Chianti is a dry red wine from Tuscany made from the grapes: Sangiovese (80 to 100%), Canaiolo Nero (0 to 10%) and Colorino, Cabernet Sauvignon or Merlot (0 to 15%).
In the past Chianti was not considered to be a particular good wine. But in the last years the work done by many good wineries has greatly improved the quality of Chianti
which resulted in a much better status of the wine. Today Chianti (and especially Chianti Classico) is a well respected wine which earned its place amongst the greater wines of Italy.
Chianti has many varieties from which Chianti Classico is the most famous (and usually best) one. Other varieties are Rùfina, Colli Senesi, Colli Aretini, Colli Fiorentini,
Colline Pisane, Montalbano, Chianti Superiore and of course Chianti. These varieties are usually not as good as the Classico but it is definitely possible to find excellent
wines in them. The Chianti Classico Riserva needs to age for 24 months with a minimum of 3 months in bottle and 21 on wood before it can be sold.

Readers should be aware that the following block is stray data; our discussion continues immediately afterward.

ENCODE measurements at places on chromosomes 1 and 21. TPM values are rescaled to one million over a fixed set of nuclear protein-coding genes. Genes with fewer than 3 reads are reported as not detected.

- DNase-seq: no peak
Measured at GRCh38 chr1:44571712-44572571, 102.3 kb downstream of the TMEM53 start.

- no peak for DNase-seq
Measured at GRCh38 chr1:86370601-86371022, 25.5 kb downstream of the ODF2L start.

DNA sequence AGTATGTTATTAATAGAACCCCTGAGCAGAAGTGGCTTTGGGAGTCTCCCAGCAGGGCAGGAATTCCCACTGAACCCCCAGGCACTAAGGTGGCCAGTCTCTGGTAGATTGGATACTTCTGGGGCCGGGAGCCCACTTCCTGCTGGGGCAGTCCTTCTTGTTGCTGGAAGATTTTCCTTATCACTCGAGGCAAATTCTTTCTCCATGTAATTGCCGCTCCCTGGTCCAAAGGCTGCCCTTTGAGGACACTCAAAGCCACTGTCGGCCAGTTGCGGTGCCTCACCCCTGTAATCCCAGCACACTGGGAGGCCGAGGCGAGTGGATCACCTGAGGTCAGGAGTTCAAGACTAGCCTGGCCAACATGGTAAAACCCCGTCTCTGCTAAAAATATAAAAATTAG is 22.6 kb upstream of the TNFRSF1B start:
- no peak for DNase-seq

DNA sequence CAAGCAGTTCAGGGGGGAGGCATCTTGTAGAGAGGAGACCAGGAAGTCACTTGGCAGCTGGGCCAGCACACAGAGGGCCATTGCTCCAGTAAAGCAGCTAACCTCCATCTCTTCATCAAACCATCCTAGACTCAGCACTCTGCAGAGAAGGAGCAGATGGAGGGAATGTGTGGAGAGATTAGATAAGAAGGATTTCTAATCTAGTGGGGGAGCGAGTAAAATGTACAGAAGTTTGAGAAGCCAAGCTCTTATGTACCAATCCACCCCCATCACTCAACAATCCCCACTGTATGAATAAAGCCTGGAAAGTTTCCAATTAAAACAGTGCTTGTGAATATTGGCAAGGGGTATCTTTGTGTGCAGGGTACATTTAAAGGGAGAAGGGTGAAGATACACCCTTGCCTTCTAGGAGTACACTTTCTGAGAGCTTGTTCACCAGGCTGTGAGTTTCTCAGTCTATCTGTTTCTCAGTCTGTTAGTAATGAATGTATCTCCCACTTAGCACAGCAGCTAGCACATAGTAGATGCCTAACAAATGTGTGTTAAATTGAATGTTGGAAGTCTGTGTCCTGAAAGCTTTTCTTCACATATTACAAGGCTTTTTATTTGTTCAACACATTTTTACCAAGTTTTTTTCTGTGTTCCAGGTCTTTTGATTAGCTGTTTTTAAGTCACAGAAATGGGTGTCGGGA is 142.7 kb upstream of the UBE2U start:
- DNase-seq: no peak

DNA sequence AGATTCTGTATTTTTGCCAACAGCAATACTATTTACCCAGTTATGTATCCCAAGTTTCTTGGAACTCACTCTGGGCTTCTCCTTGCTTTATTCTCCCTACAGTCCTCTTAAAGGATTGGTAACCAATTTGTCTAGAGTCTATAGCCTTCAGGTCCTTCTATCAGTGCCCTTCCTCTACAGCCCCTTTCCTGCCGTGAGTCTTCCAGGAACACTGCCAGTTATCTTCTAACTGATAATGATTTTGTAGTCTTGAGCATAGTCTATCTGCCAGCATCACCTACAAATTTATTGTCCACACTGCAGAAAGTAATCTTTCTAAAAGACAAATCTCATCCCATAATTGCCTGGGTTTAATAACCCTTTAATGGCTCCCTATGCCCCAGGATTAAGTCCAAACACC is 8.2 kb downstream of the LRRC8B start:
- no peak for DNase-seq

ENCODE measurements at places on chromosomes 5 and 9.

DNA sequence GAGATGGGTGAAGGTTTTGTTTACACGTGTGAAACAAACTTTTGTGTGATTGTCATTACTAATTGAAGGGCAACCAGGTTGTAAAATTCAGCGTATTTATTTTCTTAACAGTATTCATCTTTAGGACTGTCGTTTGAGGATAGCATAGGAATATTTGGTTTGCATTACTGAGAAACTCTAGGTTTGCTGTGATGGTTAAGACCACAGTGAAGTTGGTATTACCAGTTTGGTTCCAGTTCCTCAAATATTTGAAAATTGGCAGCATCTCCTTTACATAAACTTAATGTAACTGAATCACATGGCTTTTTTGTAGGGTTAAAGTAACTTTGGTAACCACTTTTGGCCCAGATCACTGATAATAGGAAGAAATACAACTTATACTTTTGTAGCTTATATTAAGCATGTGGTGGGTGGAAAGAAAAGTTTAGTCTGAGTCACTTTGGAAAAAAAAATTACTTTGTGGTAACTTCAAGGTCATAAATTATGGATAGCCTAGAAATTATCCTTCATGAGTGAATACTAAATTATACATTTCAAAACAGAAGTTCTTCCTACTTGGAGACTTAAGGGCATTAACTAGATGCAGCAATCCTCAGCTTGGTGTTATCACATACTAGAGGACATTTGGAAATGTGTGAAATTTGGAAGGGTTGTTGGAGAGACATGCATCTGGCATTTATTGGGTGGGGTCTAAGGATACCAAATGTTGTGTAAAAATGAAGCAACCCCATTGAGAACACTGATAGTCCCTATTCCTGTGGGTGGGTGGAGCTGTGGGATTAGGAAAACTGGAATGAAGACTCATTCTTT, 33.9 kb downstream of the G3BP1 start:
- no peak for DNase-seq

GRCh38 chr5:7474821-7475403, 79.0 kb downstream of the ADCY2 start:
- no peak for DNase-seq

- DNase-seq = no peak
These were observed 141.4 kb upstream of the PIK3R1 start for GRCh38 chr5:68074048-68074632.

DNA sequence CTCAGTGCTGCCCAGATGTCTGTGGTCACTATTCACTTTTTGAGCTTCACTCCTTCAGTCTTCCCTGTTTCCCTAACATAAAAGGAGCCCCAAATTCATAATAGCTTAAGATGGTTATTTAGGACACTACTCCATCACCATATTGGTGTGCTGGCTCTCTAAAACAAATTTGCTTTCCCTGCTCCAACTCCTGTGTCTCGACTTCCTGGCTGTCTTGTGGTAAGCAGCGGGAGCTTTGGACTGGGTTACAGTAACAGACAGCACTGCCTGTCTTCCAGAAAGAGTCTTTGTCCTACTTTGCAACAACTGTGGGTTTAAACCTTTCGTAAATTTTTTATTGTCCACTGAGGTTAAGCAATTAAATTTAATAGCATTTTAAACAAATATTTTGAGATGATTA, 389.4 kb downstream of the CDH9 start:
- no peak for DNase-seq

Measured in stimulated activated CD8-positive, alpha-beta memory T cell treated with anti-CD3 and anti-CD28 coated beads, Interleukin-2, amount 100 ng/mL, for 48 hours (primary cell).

Young Chianti wines have a fresh fruity somewhat sharp drink while older Riserva wines become more full bodied and soft. A Chianti Classico Riserva can age for quite a bit longer
than a normal Classico, but be aware that the aging process can remove part of the fruity taste when the bottle is kept too long.
Chianti en Chianti Classico both have the DOCG (Denominazione di Origine Controllata e Garantita) status, the highest in Italy.
Badia a Coltibuono
Badia a Passignano
Castello di Brolio
Castello di Monastero
Isole e Olena